Silverman's not alone. Jennifer Costa, investigative reporter for WCAX-TV, has taken a government relations position for the American Cancer Society's Cancer Action Network. "I got a really great opportunity doing something I feel strongly about," Costa explained. Then she dropped the other shoe: "My husband and I had a child two years ago. It became more difficult to do TV news."

Also stepping away from daily journalism is former ABC 22/Fox 44 sports director Erin Cofiell, known for her "Darin' Erin" segments in which she took on challenges such as rhythmic gymnastics, ninja training and paddleboard yoga. She has taken a marketing job with Hall Communications, which operates multiple radio stations in Burlington. After years on the 3 p.m. to midnight shift, she wrote on Twitter, "I'm looking forward to finding a little more balance."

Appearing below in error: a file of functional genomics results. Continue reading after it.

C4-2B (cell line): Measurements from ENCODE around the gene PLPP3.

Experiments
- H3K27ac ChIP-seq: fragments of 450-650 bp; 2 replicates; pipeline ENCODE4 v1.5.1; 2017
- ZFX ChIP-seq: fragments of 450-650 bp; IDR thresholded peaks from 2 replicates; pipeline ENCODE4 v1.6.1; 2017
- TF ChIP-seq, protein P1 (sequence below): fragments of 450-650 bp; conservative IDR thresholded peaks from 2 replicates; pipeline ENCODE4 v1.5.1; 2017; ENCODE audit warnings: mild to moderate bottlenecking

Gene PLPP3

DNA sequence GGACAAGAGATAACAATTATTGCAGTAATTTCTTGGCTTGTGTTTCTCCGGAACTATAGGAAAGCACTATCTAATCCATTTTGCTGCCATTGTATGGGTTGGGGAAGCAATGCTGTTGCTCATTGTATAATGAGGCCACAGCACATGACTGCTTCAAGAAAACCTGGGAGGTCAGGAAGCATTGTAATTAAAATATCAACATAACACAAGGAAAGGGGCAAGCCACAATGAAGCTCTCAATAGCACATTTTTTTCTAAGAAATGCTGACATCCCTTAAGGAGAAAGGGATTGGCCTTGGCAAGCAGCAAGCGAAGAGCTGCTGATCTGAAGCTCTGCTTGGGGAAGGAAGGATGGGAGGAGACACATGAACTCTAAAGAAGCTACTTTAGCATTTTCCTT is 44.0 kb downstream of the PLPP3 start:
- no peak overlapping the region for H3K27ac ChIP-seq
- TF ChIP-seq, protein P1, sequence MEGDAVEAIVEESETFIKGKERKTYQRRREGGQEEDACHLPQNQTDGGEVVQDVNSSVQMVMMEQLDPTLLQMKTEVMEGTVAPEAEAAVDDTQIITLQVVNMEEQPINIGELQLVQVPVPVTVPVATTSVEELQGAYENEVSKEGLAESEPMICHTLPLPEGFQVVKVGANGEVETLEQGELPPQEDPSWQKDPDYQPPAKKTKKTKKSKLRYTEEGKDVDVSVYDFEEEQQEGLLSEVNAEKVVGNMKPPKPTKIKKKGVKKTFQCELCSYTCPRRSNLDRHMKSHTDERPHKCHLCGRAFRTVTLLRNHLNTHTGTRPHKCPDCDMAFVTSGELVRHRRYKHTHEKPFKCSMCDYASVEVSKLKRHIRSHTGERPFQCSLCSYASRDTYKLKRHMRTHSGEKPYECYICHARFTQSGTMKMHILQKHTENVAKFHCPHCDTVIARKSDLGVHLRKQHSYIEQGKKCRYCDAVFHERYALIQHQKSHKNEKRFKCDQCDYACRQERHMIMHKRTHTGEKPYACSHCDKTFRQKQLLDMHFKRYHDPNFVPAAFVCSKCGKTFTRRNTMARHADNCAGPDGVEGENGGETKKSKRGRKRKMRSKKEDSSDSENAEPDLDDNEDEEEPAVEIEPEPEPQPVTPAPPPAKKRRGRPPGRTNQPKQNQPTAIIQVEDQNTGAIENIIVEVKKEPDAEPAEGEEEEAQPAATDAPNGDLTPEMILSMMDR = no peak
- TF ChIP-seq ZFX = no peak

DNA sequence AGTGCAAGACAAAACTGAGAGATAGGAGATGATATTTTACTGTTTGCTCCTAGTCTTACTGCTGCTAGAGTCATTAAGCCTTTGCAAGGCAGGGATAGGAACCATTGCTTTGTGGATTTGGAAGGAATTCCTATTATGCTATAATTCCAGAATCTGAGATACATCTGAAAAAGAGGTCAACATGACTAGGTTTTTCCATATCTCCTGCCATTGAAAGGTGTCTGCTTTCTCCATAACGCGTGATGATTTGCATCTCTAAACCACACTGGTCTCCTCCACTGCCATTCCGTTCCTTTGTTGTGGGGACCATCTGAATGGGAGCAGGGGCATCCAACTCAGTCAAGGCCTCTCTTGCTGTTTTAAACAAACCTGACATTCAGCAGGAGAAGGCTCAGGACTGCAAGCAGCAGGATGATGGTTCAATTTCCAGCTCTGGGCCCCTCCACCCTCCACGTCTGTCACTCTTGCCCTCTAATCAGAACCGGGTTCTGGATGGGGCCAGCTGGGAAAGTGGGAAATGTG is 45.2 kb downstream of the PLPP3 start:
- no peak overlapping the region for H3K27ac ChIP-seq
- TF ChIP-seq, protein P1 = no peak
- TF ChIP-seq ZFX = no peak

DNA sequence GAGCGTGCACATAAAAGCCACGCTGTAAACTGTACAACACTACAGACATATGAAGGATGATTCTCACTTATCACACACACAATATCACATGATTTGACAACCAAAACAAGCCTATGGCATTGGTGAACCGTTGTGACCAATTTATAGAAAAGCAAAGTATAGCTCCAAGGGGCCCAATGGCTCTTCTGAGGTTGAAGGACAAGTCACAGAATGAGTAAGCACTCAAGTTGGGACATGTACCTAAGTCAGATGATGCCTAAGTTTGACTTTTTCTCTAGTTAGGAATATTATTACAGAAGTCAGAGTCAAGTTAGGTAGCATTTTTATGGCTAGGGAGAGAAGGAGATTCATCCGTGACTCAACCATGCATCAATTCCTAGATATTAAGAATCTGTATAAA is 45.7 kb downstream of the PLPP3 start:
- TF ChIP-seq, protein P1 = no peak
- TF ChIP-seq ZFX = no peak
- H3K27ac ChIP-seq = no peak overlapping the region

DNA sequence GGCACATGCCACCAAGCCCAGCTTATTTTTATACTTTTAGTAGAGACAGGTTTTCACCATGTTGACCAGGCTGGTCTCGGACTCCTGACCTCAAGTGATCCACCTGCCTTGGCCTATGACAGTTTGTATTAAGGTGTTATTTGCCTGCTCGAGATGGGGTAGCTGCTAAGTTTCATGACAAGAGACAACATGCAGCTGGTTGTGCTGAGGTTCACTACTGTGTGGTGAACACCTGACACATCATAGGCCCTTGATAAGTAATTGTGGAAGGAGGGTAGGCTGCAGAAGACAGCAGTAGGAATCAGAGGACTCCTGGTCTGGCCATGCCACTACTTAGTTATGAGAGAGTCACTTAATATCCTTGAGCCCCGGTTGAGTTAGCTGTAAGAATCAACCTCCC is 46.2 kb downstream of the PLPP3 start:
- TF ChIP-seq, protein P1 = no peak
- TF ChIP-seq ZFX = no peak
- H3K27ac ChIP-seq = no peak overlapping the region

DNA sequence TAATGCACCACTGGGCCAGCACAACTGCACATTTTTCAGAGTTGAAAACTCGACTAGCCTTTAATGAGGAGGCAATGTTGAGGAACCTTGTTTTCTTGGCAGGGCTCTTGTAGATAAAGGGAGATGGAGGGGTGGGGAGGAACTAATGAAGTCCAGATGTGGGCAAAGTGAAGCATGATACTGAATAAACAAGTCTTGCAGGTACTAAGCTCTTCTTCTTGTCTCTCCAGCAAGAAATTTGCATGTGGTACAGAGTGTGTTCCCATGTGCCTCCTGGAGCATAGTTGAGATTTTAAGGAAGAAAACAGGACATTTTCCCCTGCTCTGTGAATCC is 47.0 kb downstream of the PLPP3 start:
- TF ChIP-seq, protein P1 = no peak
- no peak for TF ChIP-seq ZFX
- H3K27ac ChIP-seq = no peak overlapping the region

Last but certainly not least, Lisa Nagle is leaving WVMT AM 620, where she's been one-third of its "Charlie + Ernie + Lisa in the Morning!" show. She offered praise for "two of the best brothers and mentors in radio, Charlie Papillo and Ernie "The Legend" Farrar.

But those early mornings take a toll, and it was one of three jobs Nagle was holding down. She still works for Ronald McDonald House Charities and runs a personal chef and party-planner business. "I throw spectacular parties," she claimed.

Can I get an invite?

The original print version of this article was headlined "A Real Democrat?"